Andrew Ross Sorkin has a good column this morning exposing yet another misleading campaign affiliated with the Chamber of Commerce.
A Chamber-backed group commissioned a report from an outfit called Keybridge Research to show that derivatives legislation would cost jobs. Keybridge dutifully did so, coming up with 130,000 jobs that “could” be lost if firms are forced to put up collateral for derivatives trades.
Dow Jones wrote a news story on it and The Wall Street Journal’s Real Time Economics blog wrote a blog post headlined “Study: Strict Derivatives Regulation Could Cost 130,000 Jobs.” That one is pretty much a case study in why you shouldn’t do one-source blog posts on studies commissioned by vested interests that have predictable and sure-to-be-disputed results.
Yesterday, MIT’s John Parsons eviscerated the report, convincingly noting that it didn’t make any sense on a couple of levels (RTE updated its post with his argument).
Parsons’ colleague Simon Johnson noted Parsons’s post and added this insight:
But I would go further.
This is the “end-users coalition” at work again - a notorious lobby group for the derivatives industry that had great negative impact on the reform process in the past 18 months. And it is backed in this instance, apparently, by the full might of the Chamber of Commerce and its “Center for Capital Markets.”
The Keybridge document itself is pure lobbying masquerading as research.
Sorkin delivers the final blow this morning, reporting that Keybridge says it has, in Sorkin’s words, “an all-star roster of academics, including Joseph E. Stiglitz, a Nobel laureate in economic science; David Laibson, a professor of economics at Harvard, and Stephen P. Zeldes, a professor of economics and finance at Columbia’s Graduate School of Business.”
That didn’t pass Sorkin’s smell test and he called them up. Laibson and Zeldes said they aren’t advisers and Stiglitz says he hasn’t done any work for Keybridge since May 2009.
“This is the first I have heard about it,” said Mr. Stiglitz, who just returned home on Sunday after a five-week trip abroad. He said he was surprised to be listed on the group’s Web site. After reading the study, he said, “It’s not a very good report.”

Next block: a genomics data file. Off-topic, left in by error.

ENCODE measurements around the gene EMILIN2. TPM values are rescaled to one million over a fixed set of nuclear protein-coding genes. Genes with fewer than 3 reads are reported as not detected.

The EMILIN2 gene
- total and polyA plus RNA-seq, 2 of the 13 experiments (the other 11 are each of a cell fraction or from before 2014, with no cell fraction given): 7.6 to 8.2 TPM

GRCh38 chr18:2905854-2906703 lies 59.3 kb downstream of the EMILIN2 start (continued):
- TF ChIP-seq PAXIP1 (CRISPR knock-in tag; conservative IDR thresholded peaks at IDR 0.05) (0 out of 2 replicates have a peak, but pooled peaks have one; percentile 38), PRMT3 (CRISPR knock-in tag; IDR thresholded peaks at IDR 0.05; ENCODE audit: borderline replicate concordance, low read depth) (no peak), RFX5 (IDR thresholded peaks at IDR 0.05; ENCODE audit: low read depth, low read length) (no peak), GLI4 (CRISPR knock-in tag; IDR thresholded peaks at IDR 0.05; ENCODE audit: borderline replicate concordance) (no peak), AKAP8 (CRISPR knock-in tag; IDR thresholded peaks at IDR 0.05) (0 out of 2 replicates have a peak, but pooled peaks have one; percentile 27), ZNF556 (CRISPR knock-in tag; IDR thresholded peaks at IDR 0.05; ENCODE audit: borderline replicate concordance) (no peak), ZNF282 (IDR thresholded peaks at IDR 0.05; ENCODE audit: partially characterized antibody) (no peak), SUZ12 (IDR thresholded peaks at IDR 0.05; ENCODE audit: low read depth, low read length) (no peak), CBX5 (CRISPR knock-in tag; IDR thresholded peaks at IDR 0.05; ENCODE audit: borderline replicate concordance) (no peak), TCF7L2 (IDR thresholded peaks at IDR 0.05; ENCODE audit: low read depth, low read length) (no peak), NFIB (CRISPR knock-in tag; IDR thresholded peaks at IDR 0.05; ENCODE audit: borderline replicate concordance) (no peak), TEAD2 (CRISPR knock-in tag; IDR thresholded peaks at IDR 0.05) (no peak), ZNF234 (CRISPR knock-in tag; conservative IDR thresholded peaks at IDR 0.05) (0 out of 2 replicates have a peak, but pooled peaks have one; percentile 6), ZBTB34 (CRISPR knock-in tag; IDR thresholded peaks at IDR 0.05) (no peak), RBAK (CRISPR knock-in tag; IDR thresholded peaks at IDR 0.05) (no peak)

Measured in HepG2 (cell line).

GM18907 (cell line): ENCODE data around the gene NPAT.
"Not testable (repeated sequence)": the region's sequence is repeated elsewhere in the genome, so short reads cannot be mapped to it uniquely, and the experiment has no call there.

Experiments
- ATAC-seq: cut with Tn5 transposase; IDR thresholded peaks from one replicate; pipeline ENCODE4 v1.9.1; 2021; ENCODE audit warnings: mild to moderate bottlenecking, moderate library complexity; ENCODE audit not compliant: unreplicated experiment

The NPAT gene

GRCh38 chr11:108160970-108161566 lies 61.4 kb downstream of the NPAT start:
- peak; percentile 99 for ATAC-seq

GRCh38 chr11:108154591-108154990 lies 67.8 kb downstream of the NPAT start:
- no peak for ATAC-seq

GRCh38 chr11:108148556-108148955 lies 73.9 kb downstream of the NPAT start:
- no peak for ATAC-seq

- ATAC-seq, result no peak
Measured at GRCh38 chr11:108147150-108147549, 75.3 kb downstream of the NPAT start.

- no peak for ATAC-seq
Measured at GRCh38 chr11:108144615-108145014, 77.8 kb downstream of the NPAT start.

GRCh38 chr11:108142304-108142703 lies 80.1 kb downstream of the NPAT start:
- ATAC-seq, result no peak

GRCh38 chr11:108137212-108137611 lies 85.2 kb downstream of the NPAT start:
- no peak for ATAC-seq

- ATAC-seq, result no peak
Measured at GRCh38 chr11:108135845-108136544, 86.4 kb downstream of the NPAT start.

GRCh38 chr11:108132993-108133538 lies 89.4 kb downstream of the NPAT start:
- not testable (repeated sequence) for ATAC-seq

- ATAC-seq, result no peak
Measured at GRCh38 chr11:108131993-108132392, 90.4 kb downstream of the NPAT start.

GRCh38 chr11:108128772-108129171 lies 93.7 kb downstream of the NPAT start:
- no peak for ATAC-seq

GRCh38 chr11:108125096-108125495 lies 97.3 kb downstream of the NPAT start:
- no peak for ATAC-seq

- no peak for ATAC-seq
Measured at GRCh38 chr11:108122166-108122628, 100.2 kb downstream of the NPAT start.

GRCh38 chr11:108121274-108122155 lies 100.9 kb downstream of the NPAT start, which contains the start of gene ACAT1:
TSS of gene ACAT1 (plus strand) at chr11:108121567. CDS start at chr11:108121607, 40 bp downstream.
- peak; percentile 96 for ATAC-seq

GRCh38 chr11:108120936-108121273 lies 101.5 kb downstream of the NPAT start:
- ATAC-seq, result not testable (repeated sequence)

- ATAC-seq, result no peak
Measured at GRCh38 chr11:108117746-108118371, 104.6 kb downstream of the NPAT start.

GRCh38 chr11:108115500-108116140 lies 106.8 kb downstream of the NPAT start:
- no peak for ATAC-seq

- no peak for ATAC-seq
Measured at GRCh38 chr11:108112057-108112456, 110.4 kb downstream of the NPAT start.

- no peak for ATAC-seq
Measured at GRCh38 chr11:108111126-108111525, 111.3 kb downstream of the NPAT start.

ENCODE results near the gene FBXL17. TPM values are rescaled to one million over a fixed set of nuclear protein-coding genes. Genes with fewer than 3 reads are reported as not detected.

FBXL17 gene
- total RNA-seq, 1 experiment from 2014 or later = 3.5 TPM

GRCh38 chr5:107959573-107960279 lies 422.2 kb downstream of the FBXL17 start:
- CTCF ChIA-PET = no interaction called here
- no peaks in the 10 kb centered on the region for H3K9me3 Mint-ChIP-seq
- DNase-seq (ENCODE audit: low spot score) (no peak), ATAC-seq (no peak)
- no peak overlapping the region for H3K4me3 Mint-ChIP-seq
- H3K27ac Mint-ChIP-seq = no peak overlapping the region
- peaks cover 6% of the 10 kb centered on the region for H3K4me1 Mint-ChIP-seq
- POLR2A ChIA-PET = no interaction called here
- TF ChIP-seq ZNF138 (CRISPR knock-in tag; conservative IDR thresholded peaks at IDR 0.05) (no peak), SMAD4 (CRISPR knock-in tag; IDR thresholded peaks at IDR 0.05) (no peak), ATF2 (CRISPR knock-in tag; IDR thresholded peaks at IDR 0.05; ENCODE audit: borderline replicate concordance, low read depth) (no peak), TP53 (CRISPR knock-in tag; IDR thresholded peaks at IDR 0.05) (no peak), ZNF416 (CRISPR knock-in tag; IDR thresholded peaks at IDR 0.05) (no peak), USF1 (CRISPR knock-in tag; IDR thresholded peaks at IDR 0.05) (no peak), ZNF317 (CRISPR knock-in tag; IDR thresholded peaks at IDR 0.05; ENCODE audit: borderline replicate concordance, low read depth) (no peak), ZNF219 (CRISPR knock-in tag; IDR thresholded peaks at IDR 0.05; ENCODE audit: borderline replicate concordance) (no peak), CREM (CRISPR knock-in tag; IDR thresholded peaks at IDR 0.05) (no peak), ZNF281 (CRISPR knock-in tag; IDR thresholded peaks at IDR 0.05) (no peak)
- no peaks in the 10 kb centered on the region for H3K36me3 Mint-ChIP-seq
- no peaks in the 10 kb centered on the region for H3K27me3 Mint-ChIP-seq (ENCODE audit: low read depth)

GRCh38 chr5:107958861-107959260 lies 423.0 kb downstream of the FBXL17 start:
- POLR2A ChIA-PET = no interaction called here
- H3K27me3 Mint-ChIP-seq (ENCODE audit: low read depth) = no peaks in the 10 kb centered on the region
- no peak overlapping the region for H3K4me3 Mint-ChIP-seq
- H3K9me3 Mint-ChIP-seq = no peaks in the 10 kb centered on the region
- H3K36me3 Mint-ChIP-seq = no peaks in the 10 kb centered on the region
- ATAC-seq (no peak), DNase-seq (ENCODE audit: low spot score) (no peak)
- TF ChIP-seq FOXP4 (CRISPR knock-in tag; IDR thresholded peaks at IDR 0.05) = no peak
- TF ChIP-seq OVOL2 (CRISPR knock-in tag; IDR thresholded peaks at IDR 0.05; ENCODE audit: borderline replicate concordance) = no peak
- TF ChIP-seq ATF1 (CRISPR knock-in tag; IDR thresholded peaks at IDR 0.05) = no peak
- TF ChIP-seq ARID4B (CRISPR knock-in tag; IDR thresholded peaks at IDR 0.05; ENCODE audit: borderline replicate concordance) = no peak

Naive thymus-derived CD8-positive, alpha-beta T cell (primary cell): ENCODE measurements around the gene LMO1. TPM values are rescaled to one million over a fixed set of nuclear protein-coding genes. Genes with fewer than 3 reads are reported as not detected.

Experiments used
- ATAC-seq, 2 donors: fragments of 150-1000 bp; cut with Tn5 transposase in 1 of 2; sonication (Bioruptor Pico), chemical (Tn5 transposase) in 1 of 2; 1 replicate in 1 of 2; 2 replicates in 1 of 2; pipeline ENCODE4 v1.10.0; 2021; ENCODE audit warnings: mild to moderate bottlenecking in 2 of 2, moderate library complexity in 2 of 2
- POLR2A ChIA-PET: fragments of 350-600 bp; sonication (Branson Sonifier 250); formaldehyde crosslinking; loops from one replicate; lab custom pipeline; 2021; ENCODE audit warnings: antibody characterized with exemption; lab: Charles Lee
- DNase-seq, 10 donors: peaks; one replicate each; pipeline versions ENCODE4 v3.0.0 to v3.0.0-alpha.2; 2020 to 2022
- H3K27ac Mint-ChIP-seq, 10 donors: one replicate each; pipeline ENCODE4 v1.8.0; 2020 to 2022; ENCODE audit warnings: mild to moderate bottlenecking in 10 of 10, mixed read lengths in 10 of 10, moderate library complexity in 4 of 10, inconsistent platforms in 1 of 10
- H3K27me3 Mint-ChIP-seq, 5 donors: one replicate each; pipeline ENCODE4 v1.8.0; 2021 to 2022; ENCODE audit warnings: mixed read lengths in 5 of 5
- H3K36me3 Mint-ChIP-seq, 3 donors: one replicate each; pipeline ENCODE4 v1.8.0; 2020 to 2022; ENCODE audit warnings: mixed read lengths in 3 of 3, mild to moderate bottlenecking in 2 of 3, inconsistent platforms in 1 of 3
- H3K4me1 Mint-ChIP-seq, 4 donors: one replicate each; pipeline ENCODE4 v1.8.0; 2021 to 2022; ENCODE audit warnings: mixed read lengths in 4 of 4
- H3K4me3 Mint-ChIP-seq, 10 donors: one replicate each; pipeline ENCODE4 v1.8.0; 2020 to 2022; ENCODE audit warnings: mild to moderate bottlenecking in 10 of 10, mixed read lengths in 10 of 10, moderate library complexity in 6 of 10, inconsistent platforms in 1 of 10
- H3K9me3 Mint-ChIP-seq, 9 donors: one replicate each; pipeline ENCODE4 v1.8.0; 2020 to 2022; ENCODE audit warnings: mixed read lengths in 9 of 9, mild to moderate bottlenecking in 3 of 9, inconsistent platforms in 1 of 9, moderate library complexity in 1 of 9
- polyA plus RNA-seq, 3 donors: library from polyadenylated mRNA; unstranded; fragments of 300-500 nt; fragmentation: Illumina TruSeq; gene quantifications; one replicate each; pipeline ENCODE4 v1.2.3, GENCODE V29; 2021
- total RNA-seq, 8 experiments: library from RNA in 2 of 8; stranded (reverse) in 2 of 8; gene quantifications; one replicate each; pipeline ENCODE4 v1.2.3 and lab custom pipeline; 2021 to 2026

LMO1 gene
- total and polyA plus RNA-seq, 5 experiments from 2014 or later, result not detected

Sorkin uses this quote from Keybridge’s president as a kicker:
When I told Mr. Wescott of Keybridge about Mr. Stiglitz’s comments, he replied that “the client had asked us” to put the report together. “It was a hypothetical study.”
“Hypothetical study,” huh?
So, to sum up: Corporate lobbyists want to keep derivatives, which were central in the collapse the financial system, as unregulated as possible. They give money to a research firm that boosts its credibility by listing several luminaries as advisers who either aren’t or haven’t been in some time. The research firm writes what corporate lobbyists want. It’s rewritten by The Wall Street Journal on its website and Dow Jones on its newswire.
The good thing is: This fell apart due to the vigilance of bloggers and a major columnist. The bad thing is: You know this stuff happens all day every day and most of it doesn’t ever get this kind of pushback.
Yves Smith on that:
It’s high time that reporters start lifting the veil to look at exactly who is behind the “research” put out by think tanks. Even drug company research, which many members of the public now know to view with some doubt, at least has an actual investigation of some sort underpinning it (the doubts about them usually involve study design and/or interpretation of results). Think tank end product should be taken with even more salt, since it too often is the intellectual equivalent of a CDO: taking junk ideas and dressing it up in a structure and a brand name so that most people will regard it as AAA-rated thinking.
Keep that in mind next time you’re tempted to write about that study in your inbox.